Even if you do not like writing, or just want to absorb what the speaker is saying, you won't be able to properly benefit if you cannot refer back to the content at a later date. There will be knowledge, quote, and thoughts that you will want to remember later on. The best thing to do is to buy a small notebook and keep it with you whenever you attend a lecture or listen to one on your ipod while commuting. This will allow you to transcribe it into your brain and will be readily available for reading as needed.
• Stick Note Reminders
Keep these motivational messages in sight by writing them on sticky notes and placing them on your calendar, planner, computer screen, desk, fridge, etc. Reading these everyday will allow you to both remember how you felt when you first heard them, and will also allow you to reflect on them throughout your day. Also, add short du'a on notes like this – by simply reading these adhkar everday, they will effortlessly enter your memory.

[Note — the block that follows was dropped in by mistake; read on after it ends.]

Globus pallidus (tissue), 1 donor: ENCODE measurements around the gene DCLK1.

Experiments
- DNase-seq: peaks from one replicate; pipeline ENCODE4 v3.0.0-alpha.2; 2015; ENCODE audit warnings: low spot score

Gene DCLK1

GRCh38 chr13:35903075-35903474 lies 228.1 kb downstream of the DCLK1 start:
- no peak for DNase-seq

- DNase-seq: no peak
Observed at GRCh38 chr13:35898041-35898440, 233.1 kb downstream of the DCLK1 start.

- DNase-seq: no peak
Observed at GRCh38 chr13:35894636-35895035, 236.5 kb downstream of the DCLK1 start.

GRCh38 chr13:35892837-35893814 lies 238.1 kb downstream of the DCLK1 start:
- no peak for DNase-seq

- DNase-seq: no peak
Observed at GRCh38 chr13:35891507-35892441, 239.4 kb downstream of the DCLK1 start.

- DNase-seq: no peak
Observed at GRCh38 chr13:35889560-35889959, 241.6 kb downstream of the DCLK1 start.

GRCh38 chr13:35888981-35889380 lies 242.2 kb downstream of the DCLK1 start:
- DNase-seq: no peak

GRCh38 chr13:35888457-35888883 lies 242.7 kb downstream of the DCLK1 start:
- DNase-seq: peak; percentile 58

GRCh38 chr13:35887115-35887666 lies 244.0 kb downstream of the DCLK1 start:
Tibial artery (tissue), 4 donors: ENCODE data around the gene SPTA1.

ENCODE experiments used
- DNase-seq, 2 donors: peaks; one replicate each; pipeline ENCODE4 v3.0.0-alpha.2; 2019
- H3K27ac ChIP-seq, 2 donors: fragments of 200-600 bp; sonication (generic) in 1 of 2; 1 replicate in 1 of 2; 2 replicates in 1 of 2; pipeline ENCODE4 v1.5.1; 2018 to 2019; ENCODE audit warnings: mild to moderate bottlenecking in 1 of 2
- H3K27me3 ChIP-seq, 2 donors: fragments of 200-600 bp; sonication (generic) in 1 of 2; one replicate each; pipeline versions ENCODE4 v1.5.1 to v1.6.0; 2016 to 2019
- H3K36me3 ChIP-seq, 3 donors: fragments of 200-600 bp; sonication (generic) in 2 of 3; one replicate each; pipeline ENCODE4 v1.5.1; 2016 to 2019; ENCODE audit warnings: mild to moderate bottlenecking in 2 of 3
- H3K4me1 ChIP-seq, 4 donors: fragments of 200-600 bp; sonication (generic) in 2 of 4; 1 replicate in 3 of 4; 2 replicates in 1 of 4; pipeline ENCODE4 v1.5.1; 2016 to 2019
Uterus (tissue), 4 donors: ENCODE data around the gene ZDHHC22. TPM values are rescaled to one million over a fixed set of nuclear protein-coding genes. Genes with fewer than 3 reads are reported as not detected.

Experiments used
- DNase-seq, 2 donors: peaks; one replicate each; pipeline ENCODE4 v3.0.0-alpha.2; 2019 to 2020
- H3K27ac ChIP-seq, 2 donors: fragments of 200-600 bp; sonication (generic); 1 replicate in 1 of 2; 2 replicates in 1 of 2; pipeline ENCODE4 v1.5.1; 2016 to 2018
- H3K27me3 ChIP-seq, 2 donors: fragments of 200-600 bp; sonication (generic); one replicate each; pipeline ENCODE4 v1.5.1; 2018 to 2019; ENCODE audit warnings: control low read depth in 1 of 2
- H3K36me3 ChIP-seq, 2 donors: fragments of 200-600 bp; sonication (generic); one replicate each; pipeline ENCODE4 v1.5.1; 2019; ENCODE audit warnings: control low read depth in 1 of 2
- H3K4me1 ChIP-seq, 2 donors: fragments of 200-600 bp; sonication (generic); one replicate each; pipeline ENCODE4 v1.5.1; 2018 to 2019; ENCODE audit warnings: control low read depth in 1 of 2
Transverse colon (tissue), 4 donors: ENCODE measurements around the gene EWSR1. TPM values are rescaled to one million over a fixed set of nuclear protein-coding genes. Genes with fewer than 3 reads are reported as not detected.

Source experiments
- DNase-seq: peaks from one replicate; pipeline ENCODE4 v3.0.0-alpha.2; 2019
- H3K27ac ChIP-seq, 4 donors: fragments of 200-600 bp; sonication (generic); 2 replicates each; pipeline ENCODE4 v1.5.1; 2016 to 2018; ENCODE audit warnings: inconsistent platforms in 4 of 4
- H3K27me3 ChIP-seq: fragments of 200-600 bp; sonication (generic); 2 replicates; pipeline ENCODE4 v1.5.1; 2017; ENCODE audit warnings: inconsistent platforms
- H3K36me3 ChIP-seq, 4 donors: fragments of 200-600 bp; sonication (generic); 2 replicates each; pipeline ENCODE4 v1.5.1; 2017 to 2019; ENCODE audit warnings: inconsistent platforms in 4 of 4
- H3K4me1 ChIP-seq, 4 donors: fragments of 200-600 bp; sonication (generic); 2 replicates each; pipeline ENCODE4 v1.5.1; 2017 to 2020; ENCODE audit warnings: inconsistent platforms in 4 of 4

• Small Deeds=Big Rewards
"The most beloved deeds to Allah are those that are most consistent, even if they are little in amount." A lot of times we feel that because we cannot volunteer a lot of our time for the community or stay up all night praying, our deeds are worthless. However, the smallest and most consistent of deeds are the ones that show our sincerity and love for Allah. By claiming that small deeds aren't worth anything and thus not doing anything at all, we are lowering our imaan. Instead, we should make a plan to implement one specific good deed everyday, and ensure that we are consistent with it – consistency is the key. For example, maybe you want to donate $2 a day, or add 2 nafl rakat in addition to the salaat you pray every day. Or perhaps a lecture may have motivated you to pray Fajr in the masjid every morning, but soon enough you find excuse after excuse to prevent yourself from gaining the reward. Instead, as soon as you realize that this is something you want to implement, make a plan on how you are going to ensure that no matter how tired you are, you will make it to the masijd. This could include leaving your clothes and shoes out the night before, or sleeping earlier at night. Whatever it takes, once you make the intention, it is important to discipline yourself and make sure that you follow through. Though it is a 'small deed', the struggle and the feeling of accomplishment can boost your imaan everyday. Furthermore, this so-called small deed becomes quite big when you do it consistently, for years, insha Allah.